November 30, 2017
There’s a storm brewing, and social media is at its eye. For a decade, businesses and politicians have increasingly used both Twitter and Facebook as convenient mouthpieces. Twitter’s values declare: “We believe in free expression and think every voice has the power to impact the world.” Facebook’s mission is to “bring the world closer together.” Unfortunately, their common quest to enable free speech in a connected world has recently come under scrutiny. Global influence is being brought to bear on domestic matters, and there is the strong possibility that voters in the 2016 presidential election were manipulated through these platforms.
Facebook was the first social media channel to be put under the spotlight. Its platform features an increasingly effective model for targeting specific groups, globally, with the right advertising message. There is uproar because foreign actors appear to have used this very system to influence opinion. Facebook founder Mark Zuckerberg asserted, in the days following the election, that there was no question of this happening — that ‘voters make decisions based on their lived experience’ — but eight months later, concrete evidence emerged of Russian activity on the platform. The criticism levelled at Facebook for allowing this to happen verges on the hypocritical. The ease of advertising has been its attraction to many. The rise of social media marketing has allowed brands to push the boundaries and experiment on their markets in real time. Until now, it seems that all this was okay in the public eye: innocent, positive, ‘good’ use of the medium. The realization that advertisers could have ulterior motives has been a rude awakening.
Facebook has been scrambling to keep pace with the reaction to its own revelation that thousands of ads were placed by profiles leading back to the Internet Research Agency based in St Petersburg, a source known to have promoted pro-Kremlin propaganda. Observers have found the explanations given by Facebook to be wanting: its credibility has been damaged, said Casey Newton in The Verge. The news that $100,000 had been invested by this advertiser seems trivial when set against the $90 million spent by the Trump campaign alone on digital advertising, but the nature of commercial social media promotions against traditional political advertising means the effect on the population may be skewed. The implications are serious. Our lived experience increasingly includes our social media interactions. Our decisions are influenced by what we read.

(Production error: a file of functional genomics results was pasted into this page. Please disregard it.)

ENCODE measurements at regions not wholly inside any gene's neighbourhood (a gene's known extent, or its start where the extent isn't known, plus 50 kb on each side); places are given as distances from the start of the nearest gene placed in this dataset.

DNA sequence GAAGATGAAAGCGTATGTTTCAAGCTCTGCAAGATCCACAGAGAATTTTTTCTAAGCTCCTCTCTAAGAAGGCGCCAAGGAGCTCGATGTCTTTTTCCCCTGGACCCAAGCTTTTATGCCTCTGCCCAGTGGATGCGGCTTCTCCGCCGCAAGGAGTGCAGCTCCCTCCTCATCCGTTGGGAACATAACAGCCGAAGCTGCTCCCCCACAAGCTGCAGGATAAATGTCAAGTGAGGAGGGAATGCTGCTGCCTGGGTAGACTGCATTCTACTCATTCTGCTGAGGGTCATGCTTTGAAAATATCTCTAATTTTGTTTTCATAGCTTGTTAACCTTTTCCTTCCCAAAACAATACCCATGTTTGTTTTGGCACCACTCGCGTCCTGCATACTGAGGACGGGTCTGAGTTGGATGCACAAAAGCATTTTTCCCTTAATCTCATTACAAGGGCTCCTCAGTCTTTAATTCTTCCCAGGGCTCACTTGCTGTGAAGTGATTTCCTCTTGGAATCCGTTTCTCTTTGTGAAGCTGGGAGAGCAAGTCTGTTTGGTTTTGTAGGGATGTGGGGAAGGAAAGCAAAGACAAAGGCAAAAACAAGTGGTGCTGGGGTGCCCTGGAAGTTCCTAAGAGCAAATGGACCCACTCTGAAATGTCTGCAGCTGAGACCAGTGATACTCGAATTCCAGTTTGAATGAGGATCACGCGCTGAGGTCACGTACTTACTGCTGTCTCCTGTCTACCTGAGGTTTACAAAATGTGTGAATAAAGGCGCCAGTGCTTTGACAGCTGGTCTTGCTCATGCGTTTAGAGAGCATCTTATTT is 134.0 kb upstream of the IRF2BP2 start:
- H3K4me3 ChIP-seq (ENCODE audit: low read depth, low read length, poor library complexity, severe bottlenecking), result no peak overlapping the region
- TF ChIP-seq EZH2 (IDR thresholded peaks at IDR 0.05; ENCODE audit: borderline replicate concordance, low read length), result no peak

There is a significant difference between the treatment of commercial and political advertising, which raises questions of ethics and freedom of speech that neither Facebook nor the government can answer. Federal Election commissioner Ellen L. Weintraub has called for regulations to increase transparency. But what is to be regulated? There are already some clear rules that have served us well for decades.
Commercial advertising has long-standing ethical guidelines and regulatory requirements which have been gradually adapted to work in the online space. The American Advertising Federation’s Institute for Advertising Ethics lays down eight crystal-clear principles for commercial advertisers. These require high ethical standards and the common objective of truth; insist on the ethical creation and dissemination of commercial information; and make the point that if consumers don’t know they are reading an ad, then this is unethical. We’re used to seeing ‘Advertisement’ printed in the header of a magazine page, and ‘Sponsored’ displaying in the corner of an ad on our Facebook and other social news feeds, making users aware of paid content. This is important, because knowing that something is an advertisement changes its credibility to the reader.
The Federal Trade Commission has already published guidelines about ‘native advertising’ which bears a similarity to the material that surrounds it online — in short, ads, which are a seamless part of our newsfeed on any social media channel. Seeing the ‘Sponsored’ statement should make us more skeptical about the content we are viewing and the motivation of the advertiser.
Unfortunately, critical thinking on social media is not our greatest skill. As we scroll through the echo chamber of our closed group of like-minded friends, the ads that are targeted to our type of people reinforce our beliefs and prejudices. Our unconscious bias is fed by the confirmation that we’re in line with the community’s opinions. It is this tendency that makes native advertising so dangerous and so attractive to anyone who wants to influence thinking, whether they are selling running shoes, or spreading disinformation.